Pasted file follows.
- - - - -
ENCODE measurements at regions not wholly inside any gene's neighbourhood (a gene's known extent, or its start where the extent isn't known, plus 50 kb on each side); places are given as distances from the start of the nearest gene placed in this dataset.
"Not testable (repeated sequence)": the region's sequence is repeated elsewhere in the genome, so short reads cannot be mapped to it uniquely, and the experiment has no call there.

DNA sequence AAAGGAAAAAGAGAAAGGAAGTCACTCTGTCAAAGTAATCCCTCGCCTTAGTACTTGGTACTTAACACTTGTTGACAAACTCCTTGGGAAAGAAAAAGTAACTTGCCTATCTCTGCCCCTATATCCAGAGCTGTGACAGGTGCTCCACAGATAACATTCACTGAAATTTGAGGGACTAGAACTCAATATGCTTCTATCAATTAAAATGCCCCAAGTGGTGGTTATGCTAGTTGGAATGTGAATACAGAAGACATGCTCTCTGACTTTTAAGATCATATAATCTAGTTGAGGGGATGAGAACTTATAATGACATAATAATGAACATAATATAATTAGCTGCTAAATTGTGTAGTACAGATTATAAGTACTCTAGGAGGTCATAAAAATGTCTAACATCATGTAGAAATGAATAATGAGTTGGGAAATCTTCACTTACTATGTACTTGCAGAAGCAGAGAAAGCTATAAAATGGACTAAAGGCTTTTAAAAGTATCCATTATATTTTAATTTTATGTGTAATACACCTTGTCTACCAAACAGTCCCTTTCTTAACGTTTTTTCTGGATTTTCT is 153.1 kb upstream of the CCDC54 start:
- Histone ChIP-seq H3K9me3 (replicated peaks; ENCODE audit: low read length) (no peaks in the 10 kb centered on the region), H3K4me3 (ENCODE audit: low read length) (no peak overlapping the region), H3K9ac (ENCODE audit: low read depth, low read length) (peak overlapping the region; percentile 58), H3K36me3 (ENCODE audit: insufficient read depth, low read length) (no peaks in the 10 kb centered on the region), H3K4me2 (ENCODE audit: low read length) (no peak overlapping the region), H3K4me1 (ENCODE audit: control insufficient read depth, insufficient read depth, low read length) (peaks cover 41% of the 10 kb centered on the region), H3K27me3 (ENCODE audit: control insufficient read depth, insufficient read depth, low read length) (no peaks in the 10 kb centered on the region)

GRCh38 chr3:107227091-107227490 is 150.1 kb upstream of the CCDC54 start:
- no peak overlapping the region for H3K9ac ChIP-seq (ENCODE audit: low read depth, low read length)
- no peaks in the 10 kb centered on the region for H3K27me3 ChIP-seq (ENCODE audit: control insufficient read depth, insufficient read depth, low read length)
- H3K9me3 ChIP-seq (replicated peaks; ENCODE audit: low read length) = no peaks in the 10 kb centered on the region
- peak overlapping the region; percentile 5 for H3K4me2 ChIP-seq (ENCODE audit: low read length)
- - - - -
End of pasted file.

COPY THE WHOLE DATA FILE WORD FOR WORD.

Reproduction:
ENCODE measurements at regions not wholly inside any gene's neighbourhood (a gene's known extent, or its start where the extent isn't known, plus 50 kb on each side); places are given as distances from the start of the nearest gene placed in this dataset.
"Not testable (repeated sequence)": the region's sequence is repeated elsewhere in the genome, so short reads cannot be mapped to it uniquely, and the experiment has no call there.

DNA sequence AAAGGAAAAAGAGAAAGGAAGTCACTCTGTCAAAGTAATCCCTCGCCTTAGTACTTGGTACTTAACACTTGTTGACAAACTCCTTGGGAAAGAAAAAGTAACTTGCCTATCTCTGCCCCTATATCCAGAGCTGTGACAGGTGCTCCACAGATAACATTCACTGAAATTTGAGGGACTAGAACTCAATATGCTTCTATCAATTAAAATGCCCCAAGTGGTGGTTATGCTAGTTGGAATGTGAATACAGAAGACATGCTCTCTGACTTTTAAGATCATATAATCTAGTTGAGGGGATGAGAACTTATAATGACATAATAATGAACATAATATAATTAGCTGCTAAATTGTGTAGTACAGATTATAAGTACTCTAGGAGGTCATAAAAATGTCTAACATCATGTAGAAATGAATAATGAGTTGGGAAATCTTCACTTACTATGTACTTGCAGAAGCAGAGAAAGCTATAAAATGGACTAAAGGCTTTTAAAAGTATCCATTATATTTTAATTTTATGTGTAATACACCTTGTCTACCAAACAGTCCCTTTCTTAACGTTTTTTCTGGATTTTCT is 153.1 kb upstream of the CCDC54 start:
- Histone ChIP-seq H3K9me3 (replicated peaks; ENCODE audit: low read length) (no peaks in the 10 kb centered on the region), H3K4me3 (ENCODE audit: low read length) (no peak overlapping the region), H3K9ac (ENCODE audit: low read depth, low read length) (peak overlapping the region; percentile 58), H3K36me3 (ENCODE audit: insufficient read depth, low read length) (no peaks in the 10 kb centered on the region), H3K4me2 (ENCODE audit: low read length) (no peak overlapping the region), H3K4me1 (ENCODE audit: control insufficient read depth, insufficient read depth, low read length) (peaks cover 41% of the 10 kb centered on the region), H3K27me3 (ENCODE audit: control insufficient read depth, insufficient read depth, low read length) (no peaks in the 10 kb centered on the region)

GRCh38 chr3:107227091-107227490 is 150.1 kb upstream of the CCDC54 start:
- no peak overlapping the region for H3K9ac ChIP-seq (ENCODE audit: low read depth, low read length)
- no peaks in the 10 kb centered on the region for H3K27me3 ChIP-seq (ENCODE audit: control insufficient read depth, insufficient read depth, low read length)
- H3K9me3 ChIP-seq (replicated peaks; ENCODE audit: low read length) = no peaks in the 10 kb centered on the region
- peak overlapping the region; percentile 5 for H3K4me2 ChIP-seq (ENCODE audit: low read length)